Friday, December 30, 2016

Happy New Year from the Chari Family

Dear friends and family,

We have had a wonderfully busy Christmas and New Year season celebrating with our recovery community and children in several orphanages. 

If you would like to read more about that and a prayer request for a special child who was hospitalized for effects of malnutrition, please click here to see our newsletter!

I have included a picture of our kiddos with Santa so you can see how they have grown! Vivi wasn't sure about the whole Santa thing, but Ru tried hard to convince her he was a friend.  Both girls preferred the birthday parties for Jesus that we hosted at several local orphanages (especially because there was cake involved!)

This week we also brought home our "mobile office"-- the camper that many of you helped us to purchase! We look forward to transforming it into a fun, save, dedicated space for children to process their emotions! Watch out for more updates about that!

We hope that you enjoyed your Christmas and were surrounded by loved ones.  Makoroto Egore Idzva (Happy New Year) from our family in Zimbabwe to yours!


P.S. Our work here continues to be funded through the generous donations of our friends and family. If you are still making those last minute end of the year donations and want to consider giving towards our ministry, you can do that here!

Thursday, September 15, 2016

What I am reading: A MILE WIDE

Hatmaker’s new book, AMile Wide: Trading a Shallow Religion for a Deeper Faith, is a new take on the old saying “An inch deep and a mile wide” and a fresh look at Jesus’ parable of the soils.  He says, “We can’t out dream God.  His desire is that we would each live our greatest story.  A story that only He could author.” His words reminded me that even while living a life I clearly know that God is authoring, I need to allow time and space to remember what it actually means to be a disciple.  I need to allow time and space outside of church services, Bible studies and meetings with church “insiders” to spend time with the people Jesus pursues. 

You will NOT regret buying this book! 
For the past ten years I have been serving as a missionary in Zimbabwe providing psychosocial support to precious orphans and vulnerable children and the amazing people who care for them.  During that time I have gotten married, started the process of adopting a (now) 12 year old and had a baby.  We have worked with countless churches and Christians from many denominations.  We have seen miracles and we have held babies as they have died or wept with parents as they morn the most horrific losses. 

During these 10 years my heart has burst with joy and disbelief that we get to be a part of a life like this and my heart has broken at the injustices we have witnessed.  During all of this, I have tried to balance the life I have had as a privileged American with my experiences in Zimbabwe.  My friendship with the Hatmakers (in my mind--through their books, sermons and blog posts) has made that formidable task a bit less daunting.  

I received an I received an Advanced Readers Copy of Brandon’s book, AMile Wide, in exchange for my honest review.  In the most authentic way, my heart has felt rejuvenated as Brandon clearly articulated biblical truths that I have been wrestling with in my daily life.  I am so grateful for the words he put on each and every page.  A couple of months before I was given this book, my husband and I fell to our knees, wanting to give up, to live a more “normal” life.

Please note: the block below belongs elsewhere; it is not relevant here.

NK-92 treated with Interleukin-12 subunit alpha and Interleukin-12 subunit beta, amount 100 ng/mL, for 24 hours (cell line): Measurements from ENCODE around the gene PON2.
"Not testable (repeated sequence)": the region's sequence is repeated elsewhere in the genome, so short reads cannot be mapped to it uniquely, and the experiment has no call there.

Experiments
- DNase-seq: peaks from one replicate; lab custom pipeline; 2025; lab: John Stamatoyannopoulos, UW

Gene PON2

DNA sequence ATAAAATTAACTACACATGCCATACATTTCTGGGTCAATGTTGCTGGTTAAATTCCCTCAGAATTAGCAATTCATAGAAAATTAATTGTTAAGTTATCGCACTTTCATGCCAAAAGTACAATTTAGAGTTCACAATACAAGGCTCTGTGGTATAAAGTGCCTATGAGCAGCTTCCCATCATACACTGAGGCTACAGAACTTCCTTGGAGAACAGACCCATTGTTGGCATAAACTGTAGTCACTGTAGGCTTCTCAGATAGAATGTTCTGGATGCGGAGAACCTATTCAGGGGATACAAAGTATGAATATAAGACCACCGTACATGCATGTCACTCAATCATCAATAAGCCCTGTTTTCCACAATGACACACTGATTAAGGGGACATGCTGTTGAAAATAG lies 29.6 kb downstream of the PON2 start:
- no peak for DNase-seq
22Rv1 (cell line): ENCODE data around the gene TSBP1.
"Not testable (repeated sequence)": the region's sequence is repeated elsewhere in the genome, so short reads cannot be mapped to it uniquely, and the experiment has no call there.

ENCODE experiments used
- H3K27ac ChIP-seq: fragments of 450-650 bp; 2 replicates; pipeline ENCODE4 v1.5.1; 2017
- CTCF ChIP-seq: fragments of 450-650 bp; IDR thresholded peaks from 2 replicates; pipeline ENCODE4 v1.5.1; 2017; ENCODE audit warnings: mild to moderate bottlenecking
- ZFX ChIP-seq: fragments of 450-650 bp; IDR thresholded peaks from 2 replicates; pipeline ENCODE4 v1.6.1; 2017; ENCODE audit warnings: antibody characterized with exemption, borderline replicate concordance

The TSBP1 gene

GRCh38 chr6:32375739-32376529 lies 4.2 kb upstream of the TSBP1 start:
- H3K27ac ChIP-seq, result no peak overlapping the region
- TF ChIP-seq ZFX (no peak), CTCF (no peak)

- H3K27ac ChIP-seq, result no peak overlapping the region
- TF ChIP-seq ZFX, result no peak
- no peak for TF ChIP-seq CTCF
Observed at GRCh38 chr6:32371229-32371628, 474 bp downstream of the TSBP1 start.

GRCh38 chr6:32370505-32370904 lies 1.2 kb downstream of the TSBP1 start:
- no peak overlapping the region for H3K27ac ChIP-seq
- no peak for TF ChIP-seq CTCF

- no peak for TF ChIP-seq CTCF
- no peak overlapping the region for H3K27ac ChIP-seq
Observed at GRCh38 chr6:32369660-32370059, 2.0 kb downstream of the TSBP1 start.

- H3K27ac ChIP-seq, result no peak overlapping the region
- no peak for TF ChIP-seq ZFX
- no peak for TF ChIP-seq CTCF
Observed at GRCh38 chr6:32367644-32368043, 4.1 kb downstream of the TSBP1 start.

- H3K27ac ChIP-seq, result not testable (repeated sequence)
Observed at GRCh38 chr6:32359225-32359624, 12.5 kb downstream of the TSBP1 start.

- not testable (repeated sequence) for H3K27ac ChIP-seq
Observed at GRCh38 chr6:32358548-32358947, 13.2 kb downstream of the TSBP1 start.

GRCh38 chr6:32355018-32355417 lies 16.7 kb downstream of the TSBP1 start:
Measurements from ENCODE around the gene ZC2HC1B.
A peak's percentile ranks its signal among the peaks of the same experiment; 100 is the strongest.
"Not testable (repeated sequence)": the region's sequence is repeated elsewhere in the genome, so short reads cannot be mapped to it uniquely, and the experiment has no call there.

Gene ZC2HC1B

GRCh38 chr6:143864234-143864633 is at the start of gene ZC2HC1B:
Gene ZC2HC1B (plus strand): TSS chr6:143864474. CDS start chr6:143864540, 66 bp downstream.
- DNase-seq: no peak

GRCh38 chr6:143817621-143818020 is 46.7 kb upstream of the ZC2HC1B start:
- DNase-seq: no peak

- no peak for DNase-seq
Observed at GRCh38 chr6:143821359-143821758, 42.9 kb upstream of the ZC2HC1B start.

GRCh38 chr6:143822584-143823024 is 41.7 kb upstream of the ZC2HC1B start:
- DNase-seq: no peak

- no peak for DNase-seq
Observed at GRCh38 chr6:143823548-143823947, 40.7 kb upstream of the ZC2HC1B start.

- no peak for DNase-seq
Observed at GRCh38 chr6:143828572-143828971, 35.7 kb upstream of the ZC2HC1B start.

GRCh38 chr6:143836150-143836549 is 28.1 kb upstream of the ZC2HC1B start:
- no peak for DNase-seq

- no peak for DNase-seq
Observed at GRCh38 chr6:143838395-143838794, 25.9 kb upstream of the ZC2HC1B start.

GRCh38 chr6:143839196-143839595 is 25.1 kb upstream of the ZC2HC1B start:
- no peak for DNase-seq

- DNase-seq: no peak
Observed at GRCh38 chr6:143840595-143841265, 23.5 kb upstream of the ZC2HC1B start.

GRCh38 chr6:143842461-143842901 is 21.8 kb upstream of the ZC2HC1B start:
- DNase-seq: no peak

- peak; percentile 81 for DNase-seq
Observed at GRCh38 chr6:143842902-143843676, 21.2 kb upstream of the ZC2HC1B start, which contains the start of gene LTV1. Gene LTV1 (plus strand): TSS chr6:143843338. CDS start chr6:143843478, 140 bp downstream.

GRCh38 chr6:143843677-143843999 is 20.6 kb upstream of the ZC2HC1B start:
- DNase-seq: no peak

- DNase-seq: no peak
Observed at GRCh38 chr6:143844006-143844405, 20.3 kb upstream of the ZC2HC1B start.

I read Brandon’s words, “To truly present ourselves to God is to give a blanket commitment.  It means we choose his ways over our ways before the dilemma even begins.” We might adopt this to be our family motto for 2016 as we walk through unprecedented food shortages, banks refusing to allow cash withdraws in a cash based society and the increased violent crime rates as people become more desperate by the day.  I needed to be reminded the meaning of the commitment I have made in times that are harder than I signed up for.

Brandon’s new book is a must read for anyone who has grown weary in their busy life or for anyone longing for a deeper sense of community.  I highlighted something on EVERY. SINGLE. PAGE.  I am not even kidding.  It’s just that good.  There is no crazy revelation, just the reminder of who God is, who we are and why we need each other. 


Things are even more difficult in this place we are living today than they were when I started reading this book and yet somehow these words I have read encourage me to keep going, to find my identity in Christ and to share these things I am struggling with in the trusted relationships in our community.  This is the joy of being in Zimbabwe for me: that although I am an outsider in every imaginable way, when I choose to be vulnerable in my relationships here—about my struggles, my fears and my failures; all the differences fall away and deep, authentic relationship is formed.  Thank you Brandon for reminding me why our family is here and why these relationships are so valuable. 

You will not regret buying this book.  Honestly, buy one and read it.  Wrestle with it. Highlight it. Dog ear the pages. This is a book to be lived.  And then buy a copy for a friend that needs these words too, because they are for all of us.  No matter where we are in our faith journey.  No matter what time of soil we are today, there is something for us in these pages! 

Monday, August 29, 2016

Psalm 23: My thoughts for us, in this place, today.

This weekend, Nyasha and I had the privilege of sharing the pulpit in our Zimbabwean home church.  This was a daunting task with all that is going on in Zimbabwe this week.  I wasn't able to share everything I had prepared for the sake of time so I edited as we went, but here is what I had prepared:

Nyasha and I are a part of a ministry here at River of Life called Revive.  It’s a recovery program that is centered around Jesus.  Through discipleship we are finding hope, freedom, sobriety and emotional healing.  Some people come because of an addiction: alcohol, drugs, pornography, relationships, sex or food and others comes because of depression, anxiety, rejection or people pleasing!